Guest Author - Kimberly Misra
I have to admit that the title of this book made me want to buy it right away, if only to see which 500 places were included. There are several guidebooks written for travelers with children, but this book sets itself apart by showcasing the sheer variety of places you can take your kids to. For those who love to plan vacations (or just dream about them), this book is an excellent catalyst. It will not tell you in great detail what to see in any given area, but it will definitely give you some new destination ideas. The author of 500 Places to Take Your Kids Before They Grow Up is Holly Hughes, an editor and writer who travels with her three children and husband. The author has been to many of the places described and personal anecdotes are interspersed throughout the book.
The overall structure of the book seemed strange at first since it is not divided by geographic region. Instead, there are fifteen categories such as Cities Great and Small, Walk with the Animals, Windows on History, and Holy Places. In the chapter entitled “Out & About”, you’ll find a page on rock-climbing in Yosemite, dune-walking in the Sahara, and walking through the English Cotswolds. There is a geographic cross-reference at the back, so if you’re heading to Africa you can look up the pages that might interest you.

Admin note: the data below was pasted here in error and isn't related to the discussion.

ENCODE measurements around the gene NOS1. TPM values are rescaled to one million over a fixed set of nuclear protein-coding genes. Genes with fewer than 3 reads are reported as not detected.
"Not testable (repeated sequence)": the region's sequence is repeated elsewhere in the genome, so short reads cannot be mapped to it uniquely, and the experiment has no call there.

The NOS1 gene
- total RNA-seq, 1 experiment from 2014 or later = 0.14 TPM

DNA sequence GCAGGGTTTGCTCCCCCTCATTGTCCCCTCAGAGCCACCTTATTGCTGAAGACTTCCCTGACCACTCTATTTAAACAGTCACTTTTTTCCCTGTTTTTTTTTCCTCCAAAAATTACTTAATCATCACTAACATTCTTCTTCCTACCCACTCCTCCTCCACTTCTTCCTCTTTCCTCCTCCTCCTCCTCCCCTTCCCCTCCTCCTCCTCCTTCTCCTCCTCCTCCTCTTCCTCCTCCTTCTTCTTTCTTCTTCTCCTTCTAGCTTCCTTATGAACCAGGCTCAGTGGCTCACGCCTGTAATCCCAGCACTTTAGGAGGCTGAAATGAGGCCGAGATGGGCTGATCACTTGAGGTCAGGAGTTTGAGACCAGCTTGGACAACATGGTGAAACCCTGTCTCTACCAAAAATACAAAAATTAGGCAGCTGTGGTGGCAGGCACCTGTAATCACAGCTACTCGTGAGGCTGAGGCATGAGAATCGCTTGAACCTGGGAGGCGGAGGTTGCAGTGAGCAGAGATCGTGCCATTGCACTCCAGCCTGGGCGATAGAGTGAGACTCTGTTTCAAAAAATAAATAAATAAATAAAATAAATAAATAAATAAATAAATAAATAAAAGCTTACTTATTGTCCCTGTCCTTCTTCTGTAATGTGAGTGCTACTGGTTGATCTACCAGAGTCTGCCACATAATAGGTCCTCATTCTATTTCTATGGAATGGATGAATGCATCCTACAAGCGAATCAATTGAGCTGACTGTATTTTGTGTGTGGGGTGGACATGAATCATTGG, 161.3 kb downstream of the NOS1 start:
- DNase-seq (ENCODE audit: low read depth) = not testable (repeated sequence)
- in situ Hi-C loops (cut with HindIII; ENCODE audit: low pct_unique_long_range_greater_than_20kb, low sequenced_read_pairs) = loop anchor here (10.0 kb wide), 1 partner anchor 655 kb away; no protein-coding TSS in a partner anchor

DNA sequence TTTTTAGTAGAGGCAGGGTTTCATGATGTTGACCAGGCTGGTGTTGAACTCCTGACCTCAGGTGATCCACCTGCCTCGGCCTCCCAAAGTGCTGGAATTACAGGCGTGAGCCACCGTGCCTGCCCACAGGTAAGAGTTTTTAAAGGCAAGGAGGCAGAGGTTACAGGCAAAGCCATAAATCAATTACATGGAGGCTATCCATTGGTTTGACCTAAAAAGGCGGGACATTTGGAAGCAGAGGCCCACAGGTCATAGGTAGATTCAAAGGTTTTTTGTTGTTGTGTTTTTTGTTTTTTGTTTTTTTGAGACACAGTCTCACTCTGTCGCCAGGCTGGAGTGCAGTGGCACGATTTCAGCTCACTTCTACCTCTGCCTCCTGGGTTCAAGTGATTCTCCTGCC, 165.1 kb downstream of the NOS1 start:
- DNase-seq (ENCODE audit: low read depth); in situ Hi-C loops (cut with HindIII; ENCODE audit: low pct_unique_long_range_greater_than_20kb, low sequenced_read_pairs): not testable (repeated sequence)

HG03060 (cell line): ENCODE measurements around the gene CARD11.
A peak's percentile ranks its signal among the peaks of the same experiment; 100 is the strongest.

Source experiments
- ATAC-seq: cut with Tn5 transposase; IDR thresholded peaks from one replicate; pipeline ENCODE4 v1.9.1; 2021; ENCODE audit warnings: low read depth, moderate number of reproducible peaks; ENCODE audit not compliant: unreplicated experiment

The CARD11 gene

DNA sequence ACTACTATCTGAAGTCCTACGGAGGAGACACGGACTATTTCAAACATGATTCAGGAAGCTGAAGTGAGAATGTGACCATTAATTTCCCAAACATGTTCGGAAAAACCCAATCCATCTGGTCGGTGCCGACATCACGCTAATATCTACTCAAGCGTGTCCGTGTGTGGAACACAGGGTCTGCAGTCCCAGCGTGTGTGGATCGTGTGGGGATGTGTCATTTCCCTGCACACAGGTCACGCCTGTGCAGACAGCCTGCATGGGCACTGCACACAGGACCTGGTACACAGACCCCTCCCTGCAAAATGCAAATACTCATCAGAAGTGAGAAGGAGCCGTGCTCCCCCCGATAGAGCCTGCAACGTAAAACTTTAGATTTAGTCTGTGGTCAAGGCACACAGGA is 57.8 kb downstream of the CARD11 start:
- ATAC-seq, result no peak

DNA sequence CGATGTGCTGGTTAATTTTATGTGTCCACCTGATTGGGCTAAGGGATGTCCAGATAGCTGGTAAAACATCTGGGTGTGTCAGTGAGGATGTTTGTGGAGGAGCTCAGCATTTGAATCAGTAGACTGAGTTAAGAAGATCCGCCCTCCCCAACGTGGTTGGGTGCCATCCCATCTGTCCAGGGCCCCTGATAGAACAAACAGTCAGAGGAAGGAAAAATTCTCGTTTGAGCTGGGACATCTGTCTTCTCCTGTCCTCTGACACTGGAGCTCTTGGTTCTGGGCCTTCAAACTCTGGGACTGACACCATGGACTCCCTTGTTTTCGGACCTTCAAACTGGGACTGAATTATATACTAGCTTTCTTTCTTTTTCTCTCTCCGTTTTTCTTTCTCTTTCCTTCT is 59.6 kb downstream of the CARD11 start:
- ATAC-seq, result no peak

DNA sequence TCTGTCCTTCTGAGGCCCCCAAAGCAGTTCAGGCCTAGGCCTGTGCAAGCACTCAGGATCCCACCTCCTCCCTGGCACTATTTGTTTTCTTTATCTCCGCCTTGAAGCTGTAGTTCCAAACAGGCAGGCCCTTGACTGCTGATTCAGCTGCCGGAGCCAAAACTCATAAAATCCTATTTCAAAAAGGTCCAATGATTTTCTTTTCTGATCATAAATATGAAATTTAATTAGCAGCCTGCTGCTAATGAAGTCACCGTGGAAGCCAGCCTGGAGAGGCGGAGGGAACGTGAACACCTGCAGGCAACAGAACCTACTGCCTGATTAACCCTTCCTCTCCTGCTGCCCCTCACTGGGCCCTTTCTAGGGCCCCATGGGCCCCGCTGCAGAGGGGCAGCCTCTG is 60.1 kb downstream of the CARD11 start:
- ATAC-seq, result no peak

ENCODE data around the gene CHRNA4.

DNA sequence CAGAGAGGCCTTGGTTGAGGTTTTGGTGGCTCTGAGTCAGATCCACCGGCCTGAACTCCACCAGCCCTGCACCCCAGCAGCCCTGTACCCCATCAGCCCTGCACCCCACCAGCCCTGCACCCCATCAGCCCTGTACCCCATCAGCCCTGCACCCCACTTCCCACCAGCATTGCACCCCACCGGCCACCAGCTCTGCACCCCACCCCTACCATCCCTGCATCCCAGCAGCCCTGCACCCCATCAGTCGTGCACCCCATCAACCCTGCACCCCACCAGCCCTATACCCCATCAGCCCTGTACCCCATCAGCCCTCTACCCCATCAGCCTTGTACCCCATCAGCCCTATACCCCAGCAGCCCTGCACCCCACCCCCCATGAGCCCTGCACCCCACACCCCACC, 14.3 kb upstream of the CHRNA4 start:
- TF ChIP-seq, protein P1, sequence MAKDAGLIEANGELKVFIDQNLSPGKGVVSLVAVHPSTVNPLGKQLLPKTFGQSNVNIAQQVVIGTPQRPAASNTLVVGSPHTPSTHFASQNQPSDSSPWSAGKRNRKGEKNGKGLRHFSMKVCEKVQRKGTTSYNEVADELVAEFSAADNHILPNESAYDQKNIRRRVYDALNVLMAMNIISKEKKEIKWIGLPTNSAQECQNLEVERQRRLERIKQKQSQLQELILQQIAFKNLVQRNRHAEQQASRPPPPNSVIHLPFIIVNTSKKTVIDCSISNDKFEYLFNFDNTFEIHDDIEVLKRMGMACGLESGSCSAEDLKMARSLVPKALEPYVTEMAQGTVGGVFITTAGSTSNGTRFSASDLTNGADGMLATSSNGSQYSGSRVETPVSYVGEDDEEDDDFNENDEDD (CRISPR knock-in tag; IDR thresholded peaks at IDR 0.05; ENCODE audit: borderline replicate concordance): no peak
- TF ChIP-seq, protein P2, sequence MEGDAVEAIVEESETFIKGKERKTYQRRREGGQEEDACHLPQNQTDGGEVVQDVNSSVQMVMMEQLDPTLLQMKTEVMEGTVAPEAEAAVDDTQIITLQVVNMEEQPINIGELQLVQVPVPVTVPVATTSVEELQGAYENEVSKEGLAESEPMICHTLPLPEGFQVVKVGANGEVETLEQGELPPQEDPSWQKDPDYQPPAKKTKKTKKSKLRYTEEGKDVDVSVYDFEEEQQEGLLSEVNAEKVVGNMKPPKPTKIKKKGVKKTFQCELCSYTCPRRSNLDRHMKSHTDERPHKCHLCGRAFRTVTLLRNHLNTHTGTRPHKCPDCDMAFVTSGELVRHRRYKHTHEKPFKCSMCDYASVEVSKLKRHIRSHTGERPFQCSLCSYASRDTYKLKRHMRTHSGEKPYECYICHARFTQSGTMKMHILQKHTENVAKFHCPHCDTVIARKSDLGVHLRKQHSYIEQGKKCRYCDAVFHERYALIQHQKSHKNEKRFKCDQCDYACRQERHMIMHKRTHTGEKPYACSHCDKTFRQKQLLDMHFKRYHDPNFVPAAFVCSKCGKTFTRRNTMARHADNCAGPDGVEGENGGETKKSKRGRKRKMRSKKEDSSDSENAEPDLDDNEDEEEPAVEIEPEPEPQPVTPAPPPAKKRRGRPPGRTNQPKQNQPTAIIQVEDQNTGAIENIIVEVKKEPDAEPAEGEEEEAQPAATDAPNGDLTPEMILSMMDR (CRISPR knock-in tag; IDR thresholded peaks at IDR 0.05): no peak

While I found the layout confusing at first, I can see the point of it. If you wanted to take a trip to a historic site, you’d have a whole chapter full of ideas. Some sections reference nearby sites included in the book. The section on the Arizona-Sonora Desert refers you to the section on Saguaro National Park, for example. Each section also has an age rating, which is dubitable at times. Just keep in mind that the recommendation does not involve the traveling part of getting there, just the being there. While floating in the Dead Sea may be good for all ages, I don’t think my toddler is ready for the flight to Israel quite yet.
The greatest thing about this book is that it opens up new possibilities. While everyone will certainly have quibbles over what’s included and not included (Disney World is suspiciously absent), it makes an interesting read. Did you ever consider taking the kids to the Cahokia Mound in Illinois? (I hadn’t even heard of it before reading this book). I’d also never heard of Vestmannaeyjar’s great puffin rescue in Iceland, where every August local children rescue puffin chicks confused by the city lights. How about taking your kids to Vieques, Puerto Rico to swim with pyrodiniums (bioluminsecnt organisms)? While few families could make it to all (or even most!) of the places listed, this book is a great resource for ideas and inspiration, and I highly recommend it.